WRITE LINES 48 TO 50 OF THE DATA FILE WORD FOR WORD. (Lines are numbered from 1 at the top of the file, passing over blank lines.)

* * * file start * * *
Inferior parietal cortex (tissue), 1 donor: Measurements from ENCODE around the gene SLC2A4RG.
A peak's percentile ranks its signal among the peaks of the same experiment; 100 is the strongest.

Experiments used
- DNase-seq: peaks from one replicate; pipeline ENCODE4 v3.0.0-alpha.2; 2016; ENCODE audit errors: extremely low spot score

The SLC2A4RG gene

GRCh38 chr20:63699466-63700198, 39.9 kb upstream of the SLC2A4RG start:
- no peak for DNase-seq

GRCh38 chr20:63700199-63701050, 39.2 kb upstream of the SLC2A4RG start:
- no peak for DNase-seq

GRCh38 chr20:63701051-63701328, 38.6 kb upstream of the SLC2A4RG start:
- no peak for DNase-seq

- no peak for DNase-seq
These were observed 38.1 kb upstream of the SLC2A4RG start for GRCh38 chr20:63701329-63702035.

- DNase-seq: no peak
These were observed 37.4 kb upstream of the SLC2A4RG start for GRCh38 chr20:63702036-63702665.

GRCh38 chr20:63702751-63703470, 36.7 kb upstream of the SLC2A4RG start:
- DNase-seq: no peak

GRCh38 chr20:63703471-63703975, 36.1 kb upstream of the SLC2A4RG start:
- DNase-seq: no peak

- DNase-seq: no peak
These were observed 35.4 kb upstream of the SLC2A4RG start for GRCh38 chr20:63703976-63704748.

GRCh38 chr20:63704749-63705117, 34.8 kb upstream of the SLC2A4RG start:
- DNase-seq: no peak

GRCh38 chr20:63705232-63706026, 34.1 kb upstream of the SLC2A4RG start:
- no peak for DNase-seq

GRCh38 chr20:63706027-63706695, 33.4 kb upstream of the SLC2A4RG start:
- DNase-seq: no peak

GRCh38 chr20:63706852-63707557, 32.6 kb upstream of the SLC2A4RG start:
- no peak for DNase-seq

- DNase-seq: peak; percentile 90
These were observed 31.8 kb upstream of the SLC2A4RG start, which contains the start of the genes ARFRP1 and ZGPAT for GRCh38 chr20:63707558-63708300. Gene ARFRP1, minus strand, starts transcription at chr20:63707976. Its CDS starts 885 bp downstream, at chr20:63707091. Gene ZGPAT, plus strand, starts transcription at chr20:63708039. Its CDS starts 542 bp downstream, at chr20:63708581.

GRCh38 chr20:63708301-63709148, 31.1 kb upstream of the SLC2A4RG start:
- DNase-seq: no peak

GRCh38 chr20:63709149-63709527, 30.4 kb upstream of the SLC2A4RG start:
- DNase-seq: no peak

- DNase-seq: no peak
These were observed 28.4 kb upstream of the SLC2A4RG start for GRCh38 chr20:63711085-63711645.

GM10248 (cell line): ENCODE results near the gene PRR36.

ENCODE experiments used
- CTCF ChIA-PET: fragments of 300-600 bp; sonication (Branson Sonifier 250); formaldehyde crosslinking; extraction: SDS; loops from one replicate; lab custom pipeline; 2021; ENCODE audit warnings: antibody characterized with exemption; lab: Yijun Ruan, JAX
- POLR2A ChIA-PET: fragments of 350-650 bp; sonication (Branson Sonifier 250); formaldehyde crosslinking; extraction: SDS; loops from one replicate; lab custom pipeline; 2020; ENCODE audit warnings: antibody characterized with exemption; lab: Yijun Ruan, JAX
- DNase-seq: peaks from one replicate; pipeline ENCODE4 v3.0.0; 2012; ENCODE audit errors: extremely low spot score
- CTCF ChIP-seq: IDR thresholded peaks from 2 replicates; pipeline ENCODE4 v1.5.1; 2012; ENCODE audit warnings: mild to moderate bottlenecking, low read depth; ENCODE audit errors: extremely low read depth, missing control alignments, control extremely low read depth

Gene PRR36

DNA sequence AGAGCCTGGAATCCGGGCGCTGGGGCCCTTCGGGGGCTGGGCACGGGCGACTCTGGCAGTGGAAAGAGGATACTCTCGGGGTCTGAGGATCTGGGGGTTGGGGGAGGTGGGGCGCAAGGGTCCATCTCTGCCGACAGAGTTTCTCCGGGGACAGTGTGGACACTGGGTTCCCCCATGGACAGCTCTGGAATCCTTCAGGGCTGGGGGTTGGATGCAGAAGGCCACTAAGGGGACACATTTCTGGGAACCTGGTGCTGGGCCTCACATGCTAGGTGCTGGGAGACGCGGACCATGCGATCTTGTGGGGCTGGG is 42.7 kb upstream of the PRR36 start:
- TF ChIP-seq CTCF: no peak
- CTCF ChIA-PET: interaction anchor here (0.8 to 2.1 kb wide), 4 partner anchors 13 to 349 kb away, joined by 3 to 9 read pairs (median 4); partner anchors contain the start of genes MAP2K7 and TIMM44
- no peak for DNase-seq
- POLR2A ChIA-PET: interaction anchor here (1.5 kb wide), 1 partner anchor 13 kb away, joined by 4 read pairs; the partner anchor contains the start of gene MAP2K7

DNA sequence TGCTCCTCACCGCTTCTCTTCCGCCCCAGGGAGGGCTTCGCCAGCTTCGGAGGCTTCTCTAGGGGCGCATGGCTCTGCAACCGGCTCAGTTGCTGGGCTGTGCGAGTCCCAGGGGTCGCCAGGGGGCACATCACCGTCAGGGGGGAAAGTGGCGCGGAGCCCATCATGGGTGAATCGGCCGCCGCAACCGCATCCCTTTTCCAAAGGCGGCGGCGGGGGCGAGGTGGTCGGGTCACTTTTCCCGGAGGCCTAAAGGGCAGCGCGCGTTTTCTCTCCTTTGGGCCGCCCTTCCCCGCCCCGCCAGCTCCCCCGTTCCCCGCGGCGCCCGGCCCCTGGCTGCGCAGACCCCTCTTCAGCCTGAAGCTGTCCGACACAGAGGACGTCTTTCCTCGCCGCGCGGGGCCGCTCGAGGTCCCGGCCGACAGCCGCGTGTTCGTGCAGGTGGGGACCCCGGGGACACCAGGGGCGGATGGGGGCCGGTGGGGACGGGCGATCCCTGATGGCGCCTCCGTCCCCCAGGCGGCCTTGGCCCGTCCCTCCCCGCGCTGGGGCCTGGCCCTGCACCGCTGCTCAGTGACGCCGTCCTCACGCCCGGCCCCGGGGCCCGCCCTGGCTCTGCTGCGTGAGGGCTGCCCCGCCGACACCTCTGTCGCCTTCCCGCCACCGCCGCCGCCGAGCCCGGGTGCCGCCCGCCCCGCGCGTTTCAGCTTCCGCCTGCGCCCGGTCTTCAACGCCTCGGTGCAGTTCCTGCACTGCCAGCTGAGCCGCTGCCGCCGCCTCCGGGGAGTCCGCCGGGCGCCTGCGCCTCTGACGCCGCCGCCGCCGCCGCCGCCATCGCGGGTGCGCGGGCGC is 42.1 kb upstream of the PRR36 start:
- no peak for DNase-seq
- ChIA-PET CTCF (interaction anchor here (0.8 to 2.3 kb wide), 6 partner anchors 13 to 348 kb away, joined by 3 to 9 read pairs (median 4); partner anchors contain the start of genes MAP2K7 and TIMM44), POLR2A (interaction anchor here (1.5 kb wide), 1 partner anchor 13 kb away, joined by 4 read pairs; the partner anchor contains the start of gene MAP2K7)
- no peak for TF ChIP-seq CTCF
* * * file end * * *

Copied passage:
- no peak for DNase-seq
- POLR2A ChIA-PET: interaction anchor here (1.5 kb wide), 1 partner anchor 13 kb away, joined by 4 read pairs; the partner anchor contains the start of gene MAP2K7

DNA sequence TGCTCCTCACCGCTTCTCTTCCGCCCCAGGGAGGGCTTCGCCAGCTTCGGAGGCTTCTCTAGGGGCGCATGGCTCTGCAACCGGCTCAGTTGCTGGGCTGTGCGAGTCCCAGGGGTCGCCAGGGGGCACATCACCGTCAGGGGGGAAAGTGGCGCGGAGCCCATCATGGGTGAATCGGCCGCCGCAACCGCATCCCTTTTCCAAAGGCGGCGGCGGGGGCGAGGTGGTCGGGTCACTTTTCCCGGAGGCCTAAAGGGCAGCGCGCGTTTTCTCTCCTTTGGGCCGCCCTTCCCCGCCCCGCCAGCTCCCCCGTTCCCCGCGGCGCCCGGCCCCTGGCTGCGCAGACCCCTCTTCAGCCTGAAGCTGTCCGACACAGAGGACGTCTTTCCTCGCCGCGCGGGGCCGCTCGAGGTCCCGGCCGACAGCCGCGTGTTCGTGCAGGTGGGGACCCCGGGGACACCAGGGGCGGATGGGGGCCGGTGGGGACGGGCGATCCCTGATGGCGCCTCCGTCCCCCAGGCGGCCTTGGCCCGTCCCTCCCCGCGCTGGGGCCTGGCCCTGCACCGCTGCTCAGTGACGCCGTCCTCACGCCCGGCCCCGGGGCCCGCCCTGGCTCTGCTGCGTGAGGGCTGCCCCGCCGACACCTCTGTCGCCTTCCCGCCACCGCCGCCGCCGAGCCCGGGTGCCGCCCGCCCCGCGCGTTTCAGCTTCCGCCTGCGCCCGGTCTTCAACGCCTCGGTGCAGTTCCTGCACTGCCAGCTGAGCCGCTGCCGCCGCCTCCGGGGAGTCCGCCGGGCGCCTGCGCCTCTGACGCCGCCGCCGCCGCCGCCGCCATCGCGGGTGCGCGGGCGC is 42.1 kb upstream of the PRR36 start: